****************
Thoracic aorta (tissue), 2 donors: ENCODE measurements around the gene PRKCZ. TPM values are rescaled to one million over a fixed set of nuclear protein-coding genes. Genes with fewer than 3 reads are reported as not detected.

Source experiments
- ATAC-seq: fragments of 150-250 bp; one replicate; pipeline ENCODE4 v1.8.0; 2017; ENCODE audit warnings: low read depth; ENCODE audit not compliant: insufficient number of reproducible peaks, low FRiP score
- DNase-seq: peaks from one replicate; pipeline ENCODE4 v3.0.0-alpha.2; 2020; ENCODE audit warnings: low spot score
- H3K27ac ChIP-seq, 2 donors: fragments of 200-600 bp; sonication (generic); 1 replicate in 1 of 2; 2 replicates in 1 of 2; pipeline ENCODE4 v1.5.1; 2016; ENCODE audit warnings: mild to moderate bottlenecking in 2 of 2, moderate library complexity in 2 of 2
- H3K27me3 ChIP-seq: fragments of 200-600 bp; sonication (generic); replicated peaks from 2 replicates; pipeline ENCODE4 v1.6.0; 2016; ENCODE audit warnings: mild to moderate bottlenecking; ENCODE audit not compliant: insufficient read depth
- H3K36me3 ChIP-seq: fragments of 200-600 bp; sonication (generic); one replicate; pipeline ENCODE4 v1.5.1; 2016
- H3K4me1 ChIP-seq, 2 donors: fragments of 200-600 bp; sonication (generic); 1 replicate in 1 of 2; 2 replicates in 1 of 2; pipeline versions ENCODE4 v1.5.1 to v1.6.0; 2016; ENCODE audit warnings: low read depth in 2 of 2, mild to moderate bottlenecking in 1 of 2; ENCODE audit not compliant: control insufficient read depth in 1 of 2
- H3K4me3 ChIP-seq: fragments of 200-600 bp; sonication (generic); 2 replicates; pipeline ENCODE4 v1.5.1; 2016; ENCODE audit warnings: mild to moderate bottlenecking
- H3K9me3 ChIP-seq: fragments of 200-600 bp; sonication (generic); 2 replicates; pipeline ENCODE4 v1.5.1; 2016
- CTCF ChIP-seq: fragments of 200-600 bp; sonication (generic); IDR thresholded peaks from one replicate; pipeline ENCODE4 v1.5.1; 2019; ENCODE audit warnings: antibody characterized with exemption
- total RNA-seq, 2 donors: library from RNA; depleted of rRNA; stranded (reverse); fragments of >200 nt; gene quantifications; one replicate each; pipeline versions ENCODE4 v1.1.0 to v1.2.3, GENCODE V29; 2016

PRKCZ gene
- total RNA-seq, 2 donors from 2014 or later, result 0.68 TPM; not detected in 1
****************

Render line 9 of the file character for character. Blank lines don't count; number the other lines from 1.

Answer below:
- H3K4me3 ChIP-seq: fragments of 200-600 bp; sonication (generic); 2 replicates; pipeline ENCODE4 v1.5.1; 2016; ENCODE audit warnings: mild to moderate bottlenecking